Class members (including me) are getting email notice of a class action settlement with Wal-Mart in the Online DVD Rental Antitrust Litigation, No. M 09-2029 PJH (N.D. Cal.). Wal-Mart will pay $27,250,000, in “cash and gift cards” to a settlement fund to be distributed to the class and lawyers.
Of course, there are 40 million class members. That’s 68 cents a class member. And you can only get cash if you spend 44 cents on a stamp to submit your claim, though it’s possible to ask for a gift card on line.
But wait, there’s more. The attorneys and class representatives are asking for $8,592,500 of the $27 million. And “notice and administration costs”—the amount of which is entirely undisclosed—will be deducted from the $27 million before the class will get anything. (This contradicts what the parties told the court in the motion for preliminary approval, which said the entire amount after attorneys’ fees and expenses would go to the class.) In reality, the attorneys are asking for over a third and perhaps as much as half of the money available for the class.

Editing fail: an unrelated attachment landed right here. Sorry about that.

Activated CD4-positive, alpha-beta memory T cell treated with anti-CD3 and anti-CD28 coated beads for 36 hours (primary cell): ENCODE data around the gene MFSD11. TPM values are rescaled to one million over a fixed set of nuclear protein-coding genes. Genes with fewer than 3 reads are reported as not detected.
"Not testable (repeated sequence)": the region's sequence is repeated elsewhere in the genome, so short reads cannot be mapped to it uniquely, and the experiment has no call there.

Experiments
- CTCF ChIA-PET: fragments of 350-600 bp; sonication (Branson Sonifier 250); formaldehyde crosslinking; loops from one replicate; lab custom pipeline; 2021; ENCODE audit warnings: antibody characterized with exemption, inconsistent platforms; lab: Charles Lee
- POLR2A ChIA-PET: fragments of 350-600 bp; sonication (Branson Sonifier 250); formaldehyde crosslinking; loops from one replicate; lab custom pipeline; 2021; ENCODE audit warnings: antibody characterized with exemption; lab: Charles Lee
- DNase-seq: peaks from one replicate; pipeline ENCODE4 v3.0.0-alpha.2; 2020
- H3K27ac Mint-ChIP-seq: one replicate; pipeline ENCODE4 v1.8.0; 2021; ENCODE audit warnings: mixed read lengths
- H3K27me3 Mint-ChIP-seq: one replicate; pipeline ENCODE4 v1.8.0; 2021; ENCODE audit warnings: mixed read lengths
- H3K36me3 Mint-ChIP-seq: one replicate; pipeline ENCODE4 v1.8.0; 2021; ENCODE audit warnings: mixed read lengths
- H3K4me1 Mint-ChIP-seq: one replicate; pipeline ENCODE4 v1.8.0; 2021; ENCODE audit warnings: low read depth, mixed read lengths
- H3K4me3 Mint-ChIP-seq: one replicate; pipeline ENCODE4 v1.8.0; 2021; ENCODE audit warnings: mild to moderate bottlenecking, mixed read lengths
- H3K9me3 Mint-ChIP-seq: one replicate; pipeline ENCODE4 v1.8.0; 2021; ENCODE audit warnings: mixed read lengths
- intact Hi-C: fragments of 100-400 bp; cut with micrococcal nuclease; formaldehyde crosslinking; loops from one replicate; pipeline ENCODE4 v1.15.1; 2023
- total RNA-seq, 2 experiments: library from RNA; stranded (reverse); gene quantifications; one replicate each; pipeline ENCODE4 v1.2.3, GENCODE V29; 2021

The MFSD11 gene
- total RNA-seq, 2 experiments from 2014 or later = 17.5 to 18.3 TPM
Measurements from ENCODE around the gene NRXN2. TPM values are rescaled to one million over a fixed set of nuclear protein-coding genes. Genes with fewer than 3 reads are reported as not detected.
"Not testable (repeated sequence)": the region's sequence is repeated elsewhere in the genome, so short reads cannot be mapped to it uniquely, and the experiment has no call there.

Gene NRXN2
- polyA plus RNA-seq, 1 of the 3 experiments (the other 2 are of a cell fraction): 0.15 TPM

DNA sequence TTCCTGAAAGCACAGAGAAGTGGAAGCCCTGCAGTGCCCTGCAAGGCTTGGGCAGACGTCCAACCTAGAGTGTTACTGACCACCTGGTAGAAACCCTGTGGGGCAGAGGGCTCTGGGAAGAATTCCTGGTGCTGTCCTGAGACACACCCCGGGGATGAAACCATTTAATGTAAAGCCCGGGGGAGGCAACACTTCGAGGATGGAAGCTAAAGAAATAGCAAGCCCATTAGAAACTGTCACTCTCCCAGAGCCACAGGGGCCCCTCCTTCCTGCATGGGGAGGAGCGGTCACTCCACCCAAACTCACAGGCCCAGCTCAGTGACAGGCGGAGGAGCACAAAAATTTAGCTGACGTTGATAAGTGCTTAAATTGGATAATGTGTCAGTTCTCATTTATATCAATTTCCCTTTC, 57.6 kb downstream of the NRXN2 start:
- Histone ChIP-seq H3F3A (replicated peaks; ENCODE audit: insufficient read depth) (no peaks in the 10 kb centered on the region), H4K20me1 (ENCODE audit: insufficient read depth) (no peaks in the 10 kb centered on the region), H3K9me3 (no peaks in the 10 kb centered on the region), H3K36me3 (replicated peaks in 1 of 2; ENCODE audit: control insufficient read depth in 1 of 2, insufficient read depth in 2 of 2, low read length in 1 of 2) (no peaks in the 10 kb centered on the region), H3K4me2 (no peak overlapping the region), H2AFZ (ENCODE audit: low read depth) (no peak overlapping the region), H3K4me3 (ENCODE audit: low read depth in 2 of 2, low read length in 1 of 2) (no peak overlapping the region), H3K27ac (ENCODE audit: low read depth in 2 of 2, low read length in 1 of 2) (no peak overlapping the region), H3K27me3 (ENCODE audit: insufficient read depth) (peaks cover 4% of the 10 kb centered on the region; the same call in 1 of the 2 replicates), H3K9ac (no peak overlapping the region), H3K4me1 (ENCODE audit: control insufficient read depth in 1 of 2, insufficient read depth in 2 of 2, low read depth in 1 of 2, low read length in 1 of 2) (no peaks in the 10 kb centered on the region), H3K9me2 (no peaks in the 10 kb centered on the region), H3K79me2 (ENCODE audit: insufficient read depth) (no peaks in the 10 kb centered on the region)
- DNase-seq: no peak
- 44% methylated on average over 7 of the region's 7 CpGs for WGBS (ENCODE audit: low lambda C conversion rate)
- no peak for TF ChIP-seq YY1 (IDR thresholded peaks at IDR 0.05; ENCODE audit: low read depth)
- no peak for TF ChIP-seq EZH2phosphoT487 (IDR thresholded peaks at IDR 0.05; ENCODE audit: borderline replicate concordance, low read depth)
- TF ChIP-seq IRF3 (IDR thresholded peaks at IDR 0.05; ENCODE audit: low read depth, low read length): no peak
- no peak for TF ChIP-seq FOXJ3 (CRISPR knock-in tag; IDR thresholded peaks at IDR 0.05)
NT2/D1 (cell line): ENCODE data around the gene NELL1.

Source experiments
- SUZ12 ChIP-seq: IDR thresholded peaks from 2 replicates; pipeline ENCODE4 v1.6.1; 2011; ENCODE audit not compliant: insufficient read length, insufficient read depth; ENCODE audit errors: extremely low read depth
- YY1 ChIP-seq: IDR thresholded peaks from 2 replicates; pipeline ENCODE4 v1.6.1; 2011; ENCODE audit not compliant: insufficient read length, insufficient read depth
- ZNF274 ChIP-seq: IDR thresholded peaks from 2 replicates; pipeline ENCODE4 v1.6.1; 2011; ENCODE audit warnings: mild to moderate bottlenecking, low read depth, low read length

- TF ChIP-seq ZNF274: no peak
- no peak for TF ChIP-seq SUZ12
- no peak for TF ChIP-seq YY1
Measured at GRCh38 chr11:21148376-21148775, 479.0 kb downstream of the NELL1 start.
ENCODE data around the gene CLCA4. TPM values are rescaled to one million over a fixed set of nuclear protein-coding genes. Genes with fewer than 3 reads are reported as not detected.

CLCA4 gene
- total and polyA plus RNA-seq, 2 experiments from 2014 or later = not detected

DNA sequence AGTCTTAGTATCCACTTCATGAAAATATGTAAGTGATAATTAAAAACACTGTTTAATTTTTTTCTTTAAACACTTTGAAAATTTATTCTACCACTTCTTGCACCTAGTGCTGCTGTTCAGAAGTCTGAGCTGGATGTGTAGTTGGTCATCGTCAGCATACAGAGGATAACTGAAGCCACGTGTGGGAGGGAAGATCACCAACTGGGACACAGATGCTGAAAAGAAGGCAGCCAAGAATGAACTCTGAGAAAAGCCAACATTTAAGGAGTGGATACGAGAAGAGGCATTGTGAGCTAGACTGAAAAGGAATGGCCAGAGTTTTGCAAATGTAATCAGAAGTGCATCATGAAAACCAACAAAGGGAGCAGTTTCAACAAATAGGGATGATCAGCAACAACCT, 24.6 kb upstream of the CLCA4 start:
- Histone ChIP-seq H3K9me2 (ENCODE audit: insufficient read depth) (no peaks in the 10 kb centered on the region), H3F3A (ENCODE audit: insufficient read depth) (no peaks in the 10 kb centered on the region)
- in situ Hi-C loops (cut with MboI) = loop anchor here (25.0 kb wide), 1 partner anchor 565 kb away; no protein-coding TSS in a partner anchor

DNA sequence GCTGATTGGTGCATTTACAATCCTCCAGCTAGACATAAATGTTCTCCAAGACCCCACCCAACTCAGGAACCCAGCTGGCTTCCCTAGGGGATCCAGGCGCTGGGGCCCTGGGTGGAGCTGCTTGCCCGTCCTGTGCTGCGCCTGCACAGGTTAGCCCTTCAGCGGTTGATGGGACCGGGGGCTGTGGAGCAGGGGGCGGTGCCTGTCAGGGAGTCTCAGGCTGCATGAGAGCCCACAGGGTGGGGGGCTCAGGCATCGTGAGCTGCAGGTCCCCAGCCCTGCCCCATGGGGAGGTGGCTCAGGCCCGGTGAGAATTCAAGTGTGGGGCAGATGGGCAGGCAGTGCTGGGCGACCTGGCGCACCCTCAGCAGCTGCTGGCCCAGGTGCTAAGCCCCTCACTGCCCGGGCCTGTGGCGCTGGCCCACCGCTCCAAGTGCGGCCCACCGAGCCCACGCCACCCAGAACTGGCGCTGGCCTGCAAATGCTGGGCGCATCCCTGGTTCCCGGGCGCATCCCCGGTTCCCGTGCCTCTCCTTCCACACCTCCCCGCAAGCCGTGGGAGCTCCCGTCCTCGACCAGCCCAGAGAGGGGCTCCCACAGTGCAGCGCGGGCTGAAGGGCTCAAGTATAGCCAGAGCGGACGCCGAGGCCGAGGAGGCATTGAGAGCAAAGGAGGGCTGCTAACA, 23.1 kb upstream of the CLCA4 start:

That would be bad enough, but the “gift-card” aspect makes this a coupon settlement (the coupons cannot be sold and are good only at Wal-Mart—again, contradicting the motion for preliminary approval, which falsely called them “fully transferable”), and there seems to be no plan to have a fee request that complies with the Class Action Fairness Act’s restrictions on coupon settlements.
Lots of class members have contacted us, and, yeah, we’re going to be objecting to this one.
Update: a class member writes me to point out that I was misled by the notice. Though the notice says “Wal-Mart gift card,” it is not a Wal-Mart gift card, because the gift card is only good at walmart.com, where prices are often higher when shipping is included.